Matsil says his company’s retail analytics continuously takes into account things like demographics, geographics, local weather, and more to see how it can affect something like a territory’s outerwear offering or sports team merchandise.
“It means less pieces that are the wrong sizes are sitting on the sales floor or less product filling the stock room,” he says. “We’ve found retailers often know there are things happening but they don’t know how to get to this information.”
Today’s analytics are like Nels Oleson on steroids. Matsil says his company’s system combs millions of rows of retail point of sale and inventory data and takes an unbiased view of every SKU combination a retailer might have to find the most important pieces of information and relate an actionable response. “We’re looking at sizes, colors, styles. We have customers with well over 10,000 SKUs, and hundreds or thousands of stores. But our data will sort through that to tell a story that they can understand and respond to.”
Gartner research says a top technology trend for retailers will be supporting digitalization with both the Internet of Things (IoT) — sensors, beacons, wearable devices, RFID, etc.) — and the Nexus of Forces (NoF) — mobile, social, cloud, and vast amounts of different types of information. Combined, the two “are the foundational elements that will support the retailer’s overall execution of the digital business strategy.”
Gartner predicts the combined use of IoT with NoF will help stores go beyond traditional retail to fulfill the consumer’s total requirements. The company says the technologies will be necessary to capitalize on fleeting “business moments” — a phrase used to describe fleeting, transient business opportunities.
The key in today’s retail environment is to offer an experience that is unique and contextual, SAP’s Donovan says. “This means it has to appeal not only on an appropriate offer level but also the timing has to be in real time. This is because the shopper may have just performed an action in any channel or device that could influence the next immediate interaction with the retailer’s brand. This is how the brand builds equity in the shopper’s mind.”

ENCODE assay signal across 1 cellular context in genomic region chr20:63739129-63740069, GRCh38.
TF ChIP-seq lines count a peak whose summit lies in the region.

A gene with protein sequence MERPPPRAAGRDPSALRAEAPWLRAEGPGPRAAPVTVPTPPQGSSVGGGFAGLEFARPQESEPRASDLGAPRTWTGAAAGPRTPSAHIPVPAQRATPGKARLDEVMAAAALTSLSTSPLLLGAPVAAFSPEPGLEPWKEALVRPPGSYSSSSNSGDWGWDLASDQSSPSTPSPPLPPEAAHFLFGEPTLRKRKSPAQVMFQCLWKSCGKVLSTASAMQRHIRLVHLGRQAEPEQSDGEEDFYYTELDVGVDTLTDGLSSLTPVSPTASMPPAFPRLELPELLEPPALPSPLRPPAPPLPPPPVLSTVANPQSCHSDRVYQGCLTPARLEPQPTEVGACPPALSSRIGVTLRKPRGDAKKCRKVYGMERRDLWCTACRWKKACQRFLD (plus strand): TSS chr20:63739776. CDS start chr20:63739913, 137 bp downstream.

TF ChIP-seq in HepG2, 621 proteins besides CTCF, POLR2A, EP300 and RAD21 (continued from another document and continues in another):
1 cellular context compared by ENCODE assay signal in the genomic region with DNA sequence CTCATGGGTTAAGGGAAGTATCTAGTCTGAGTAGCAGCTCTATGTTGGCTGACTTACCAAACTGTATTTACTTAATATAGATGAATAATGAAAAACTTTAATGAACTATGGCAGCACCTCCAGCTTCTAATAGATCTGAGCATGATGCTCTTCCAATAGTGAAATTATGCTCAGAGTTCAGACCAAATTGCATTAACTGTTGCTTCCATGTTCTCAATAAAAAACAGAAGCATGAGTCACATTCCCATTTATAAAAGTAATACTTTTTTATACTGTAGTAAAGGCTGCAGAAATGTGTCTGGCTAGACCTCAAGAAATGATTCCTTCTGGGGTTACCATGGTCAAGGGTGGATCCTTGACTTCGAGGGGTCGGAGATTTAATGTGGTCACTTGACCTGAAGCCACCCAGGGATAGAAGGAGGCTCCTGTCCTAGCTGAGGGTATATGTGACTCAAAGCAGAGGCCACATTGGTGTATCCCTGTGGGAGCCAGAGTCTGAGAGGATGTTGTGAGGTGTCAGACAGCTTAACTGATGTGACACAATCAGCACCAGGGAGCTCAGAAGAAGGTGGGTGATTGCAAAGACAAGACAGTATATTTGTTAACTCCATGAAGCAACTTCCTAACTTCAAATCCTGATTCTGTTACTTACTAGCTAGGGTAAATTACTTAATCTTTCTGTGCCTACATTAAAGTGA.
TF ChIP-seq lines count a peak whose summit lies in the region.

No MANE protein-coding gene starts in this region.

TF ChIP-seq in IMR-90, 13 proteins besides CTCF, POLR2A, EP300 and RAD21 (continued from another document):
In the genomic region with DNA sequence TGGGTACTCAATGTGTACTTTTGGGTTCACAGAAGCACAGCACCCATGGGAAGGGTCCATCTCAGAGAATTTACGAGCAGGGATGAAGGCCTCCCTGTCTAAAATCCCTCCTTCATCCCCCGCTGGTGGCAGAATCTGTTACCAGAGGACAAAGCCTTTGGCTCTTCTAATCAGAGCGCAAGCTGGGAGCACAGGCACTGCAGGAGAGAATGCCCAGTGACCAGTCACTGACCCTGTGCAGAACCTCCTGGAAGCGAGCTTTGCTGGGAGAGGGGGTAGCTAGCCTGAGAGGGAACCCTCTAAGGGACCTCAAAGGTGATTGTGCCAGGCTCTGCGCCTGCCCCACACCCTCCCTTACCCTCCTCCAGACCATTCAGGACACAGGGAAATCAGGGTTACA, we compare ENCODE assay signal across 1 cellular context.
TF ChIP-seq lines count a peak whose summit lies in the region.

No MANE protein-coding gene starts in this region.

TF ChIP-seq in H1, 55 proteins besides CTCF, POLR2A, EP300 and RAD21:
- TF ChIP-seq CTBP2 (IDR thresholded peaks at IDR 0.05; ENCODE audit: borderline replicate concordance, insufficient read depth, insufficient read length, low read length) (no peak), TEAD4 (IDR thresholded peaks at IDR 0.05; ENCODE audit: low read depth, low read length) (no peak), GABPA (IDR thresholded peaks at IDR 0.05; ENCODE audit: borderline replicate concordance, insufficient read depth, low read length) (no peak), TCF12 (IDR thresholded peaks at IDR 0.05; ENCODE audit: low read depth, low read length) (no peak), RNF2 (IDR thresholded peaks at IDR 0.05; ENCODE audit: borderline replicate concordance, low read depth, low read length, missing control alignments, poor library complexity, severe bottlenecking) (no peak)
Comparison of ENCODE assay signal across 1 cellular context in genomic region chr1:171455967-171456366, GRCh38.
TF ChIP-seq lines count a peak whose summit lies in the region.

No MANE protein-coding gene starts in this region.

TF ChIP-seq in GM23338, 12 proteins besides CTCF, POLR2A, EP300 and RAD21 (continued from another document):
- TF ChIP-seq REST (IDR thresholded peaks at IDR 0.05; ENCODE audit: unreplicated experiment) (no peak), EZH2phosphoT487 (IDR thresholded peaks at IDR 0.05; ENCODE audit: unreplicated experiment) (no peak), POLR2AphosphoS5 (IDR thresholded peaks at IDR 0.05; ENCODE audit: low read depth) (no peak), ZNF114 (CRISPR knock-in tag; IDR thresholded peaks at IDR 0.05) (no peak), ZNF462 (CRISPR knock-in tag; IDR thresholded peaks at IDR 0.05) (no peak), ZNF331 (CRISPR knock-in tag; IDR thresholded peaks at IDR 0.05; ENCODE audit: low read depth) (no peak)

Almost half of consumers (47 percent) say their favorite way to browse for clothing is in-store, followed by online through a brand or e-commerce page (27 percent), according to the Monitor™ statistics. Meanwhile, 7 in 10 consumers say their favorite way to buy clothing is in a clothing store. This dichotomy highlights the importance in both using and understanding all available data.
“All of these strategies point to supporting a digital core for your business,” Donovan says. SAP works with companies to build a core business process, interpret customer data and preferences, create unique customer experiences and while incorporating IoT assets. “Having the right tools in real time will keep your items in-stock, make payment easy, and empower your associates with the tools and knowledge they need to craft experiences that create meaningful connections.”